Pilots and cabin crew employed in the UK by the struggling airline Norwegian Air Shuttle have been told they will not receive their April salary because the airline does not have the money to pay them.
The airline asked its 1,000 UK air crew to accept significant pay cuts or redundancy at the end of March but workers have been informed that the airline has “no readily available funds to pay any employees on this coming payday” on 25 April.
The company intends to apply for the UK governments furlough scheme to cover 80% of staff wages up to £2,500 when it opens on 20 April but does not have the funds to pay workers in the interim.
Workers have been sent a letter about the delayed payment, seen by the Guardian, which states that the airline is still waiting to receive rescue financing from the Norwegian state. “Norwegian has not been able to secure the Norwegian government support package as of yet and hence has had to take drastic measures to survive up until May,” the letter said.
In order to unlock state aid from the Norwegian government, the low-cost carrier needs its creditors to approve its rescue plan, which proposes converting 44.5bn kroner (£3.3bn) of debt into equity while issuing new shares, almost wiping out the value of the companys current shareholder base.
The memo was sent to workers by OSM Aviation UK HR, a crew management company that directly employs Norwegians UK crew and is half-owned by Norwegian.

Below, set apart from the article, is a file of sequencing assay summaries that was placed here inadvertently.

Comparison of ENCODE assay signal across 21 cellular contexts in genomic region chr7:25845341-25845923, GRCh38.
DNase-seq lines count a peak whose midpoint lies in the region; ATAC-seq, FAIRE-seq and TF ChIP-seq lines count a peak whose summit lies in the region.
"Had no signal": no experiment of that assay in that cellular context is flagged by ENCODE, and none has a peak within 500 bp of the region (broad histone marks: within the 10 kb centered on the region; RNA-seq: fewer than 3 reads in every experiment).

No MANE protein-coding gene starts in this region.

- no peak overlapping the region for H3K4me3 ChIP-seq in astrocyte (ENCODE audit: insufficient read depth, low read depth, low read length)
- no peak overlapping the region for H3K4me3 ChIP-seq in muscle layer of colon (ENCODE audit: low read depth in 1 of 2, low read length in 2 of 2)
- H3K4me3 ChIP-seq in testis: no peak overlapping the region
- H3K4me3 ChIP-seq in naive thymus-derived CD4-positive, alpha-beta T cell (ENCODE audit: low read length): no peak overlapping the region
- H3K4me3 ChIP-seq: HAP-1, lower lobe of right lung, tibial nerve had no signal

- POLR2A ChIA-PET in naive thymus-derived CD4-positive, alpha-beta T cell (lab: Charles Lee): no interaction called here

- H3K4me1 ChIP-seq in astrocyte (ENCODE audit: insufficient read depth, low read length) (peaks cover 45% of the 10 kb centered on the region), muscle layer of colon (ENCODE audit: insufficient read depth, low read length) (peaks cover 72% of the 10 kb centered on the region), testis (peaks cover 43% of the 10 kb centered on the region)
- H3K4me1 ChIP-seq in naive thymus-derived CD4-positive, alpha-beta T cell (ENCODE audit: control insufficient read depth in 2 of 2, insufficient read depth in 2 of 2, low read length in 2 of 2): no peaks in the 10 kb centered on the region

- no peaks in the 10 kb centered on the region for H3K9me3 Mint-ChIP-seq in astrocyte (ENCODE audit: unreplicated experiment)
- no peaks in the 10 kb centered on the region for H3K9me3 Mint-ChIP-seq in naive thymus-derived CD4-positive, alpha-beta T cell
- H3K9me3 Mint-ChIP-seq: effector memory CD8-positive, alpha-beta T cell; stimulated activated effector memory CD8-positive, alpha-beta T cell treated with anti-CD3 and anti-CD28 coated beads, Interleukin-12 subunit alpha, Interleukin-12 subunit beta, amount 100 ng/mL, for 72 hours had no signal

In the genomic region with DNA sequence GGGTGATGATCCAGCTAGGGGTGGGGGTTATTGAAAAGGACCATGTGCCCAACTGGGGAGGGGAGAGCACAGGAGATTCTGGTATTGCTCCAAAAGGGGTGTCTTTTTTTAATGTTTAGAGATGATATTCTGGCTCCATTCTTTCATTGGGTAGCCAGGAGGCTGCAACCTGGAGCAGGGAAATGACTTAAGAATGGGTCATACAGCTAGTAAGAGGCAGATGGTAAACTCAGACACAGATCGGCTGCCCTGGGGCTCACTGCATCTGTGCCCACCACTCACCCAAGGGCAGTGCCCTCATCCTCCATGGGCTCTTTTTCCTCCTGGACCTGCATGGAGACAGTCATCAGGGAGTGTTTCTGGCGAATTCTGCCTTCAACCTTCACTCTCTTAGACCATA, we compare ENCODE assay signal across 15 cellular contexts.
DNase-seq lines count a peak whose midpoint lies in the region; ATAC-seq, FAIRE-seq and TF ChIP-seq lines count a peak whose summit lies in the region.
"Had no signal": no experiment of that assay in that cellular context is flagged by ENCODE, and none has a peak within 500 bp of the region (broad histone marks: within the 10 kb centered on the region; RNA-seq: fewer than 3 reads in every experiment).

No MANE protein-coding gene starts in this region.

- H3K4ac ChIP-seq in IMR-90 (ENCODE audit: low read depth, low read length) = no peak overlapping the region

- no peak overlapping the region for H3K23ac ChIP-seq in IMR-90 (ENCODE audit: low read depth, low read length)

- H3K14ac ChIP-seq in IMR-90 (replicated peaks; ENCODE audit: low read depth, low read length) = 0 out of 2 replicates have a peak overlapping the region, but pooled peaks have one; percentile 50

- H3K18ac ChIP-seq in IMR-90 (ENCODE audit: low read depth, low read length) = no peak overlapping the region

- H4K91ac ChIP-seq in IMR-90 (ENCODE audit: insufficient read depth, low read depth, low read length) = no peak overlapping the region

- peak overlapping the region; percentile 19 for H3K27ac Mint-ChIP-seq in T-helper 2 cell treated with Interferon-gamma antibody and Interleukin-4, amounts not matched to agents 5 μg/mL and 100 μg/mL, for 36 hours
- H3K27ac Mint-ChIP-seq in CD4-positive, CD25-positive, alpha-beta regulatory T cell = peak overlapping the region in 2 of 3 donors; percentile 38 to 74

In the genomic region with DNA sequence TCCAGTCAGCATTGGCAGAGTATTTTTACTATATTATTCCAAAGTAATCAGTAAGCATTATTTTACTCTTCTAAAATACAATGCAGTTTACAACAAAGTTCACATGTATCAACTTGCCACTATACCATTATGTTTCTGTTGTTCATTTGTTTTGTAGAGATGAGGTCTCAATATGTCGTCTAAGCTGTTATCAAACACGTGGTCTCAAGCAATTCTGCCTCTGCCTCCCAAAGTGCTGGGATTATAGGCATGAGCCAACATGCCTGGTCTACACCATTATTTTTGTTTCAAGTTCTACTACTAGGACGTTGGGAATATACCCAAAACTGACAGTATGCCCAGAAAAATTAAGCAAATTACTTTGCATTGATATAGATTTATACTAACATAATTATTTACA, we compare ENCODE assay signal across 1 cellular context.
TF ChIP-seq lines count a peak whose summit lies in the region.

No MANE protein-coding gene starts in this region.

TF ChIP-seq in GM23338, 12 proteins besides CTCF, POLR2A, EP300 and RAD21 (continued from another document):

Pilots and cabin crew are warned “an optimistic pay date would be 1 May” but they could receive their April salary as late as mid-May.
The airline said: The crew employer, OSM, has been in constant dialogue with the relevant unions to reach the best possible agreement for our crew colleagues based in the UK.”
Norwegian is the third largest low-cost carrier in Europe behind easyJet and Ryanair but in mid-March it grounded most of its fleet until mid-June and temporarily laid off 90% of its staff.
The company needs to reduce its ratio of debt to equity in order to access the next tranches of support from the Norwegian government. It has offered loan guarantees of up to 3bn krone (£240m) to airlines including Norwegian, with strict conditions attached, and the airline has currently only qualified for around a tenth of the aid.
Existing shares are “all but worthless” according to analysts at City broker Bernstein, adding that the airline needs at least 2.7bn kroner (£175m) of equity.
“Norwegian is at the end of the line. Yet there is hope for the airline and, pending creditor agreement, it may continue to fly,” said the Bernstein analyst Daniel Röska, who added that Norwegian might survive as a carrier focused on the Scandinavian market.